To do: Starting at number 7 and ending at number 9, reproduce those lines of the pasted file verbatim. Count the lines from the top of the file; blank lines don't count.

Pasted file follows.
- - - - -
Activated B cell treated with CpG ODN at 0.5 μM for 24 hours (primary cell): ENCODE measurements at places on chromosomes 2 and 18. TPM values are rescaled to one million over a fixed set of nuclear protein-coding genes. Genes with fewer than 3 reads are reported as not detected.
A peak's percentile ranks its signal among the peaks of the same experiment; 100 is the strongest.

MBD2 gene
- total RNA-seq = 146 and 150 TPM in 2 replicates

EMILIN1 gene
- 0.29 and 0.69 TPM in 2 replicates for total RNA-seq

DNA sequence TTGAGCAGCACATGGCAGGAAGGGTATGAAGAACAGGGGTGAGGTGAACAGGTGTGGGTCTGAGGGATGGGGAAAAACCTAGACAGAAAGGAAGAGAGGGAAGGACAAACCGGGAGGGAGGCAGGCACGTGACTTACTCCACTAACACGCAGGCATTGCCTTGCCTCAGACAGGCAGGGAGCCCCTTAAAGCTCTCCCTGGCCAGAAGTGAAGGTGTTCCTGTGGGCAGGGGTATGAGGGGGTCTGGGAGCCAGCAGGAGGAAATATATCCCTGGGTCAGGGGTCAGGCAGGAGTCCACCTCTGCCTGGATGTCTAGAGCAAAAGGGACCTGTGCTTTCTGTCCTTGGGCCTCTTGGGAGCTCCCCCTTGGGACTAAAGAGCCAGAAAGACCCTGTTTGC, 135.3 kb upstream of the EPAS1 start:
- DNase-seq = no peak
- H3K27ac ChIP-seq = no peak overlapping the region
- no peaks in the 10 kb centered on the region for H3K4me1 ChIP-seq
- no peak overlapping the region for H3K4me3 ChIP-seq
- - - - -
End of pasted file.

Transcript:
DNA sequence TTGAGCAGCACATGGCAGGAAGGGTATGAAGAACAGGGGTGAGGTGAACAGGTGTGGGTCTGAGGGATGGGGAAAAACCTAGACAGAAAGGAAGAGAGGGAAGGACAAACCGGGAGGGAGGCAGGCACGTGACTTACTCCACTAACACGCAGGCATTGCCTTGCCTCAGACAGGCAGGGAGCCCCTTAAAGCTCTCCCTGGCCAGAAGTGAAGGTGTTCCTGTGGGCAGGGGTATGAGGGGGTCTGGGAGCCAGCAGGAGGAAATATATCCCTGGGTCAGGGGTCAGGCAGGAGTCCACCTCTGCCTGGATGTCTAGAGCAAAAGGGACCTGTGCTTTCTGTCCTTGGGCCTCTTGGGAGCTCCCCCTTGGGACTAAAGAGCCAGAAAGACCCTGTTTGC, 135.3 kb upstream of the EPAS1 start:
- DNase-seq = no peak
- H3K27ac ChIP-seq = no peak overlapping the region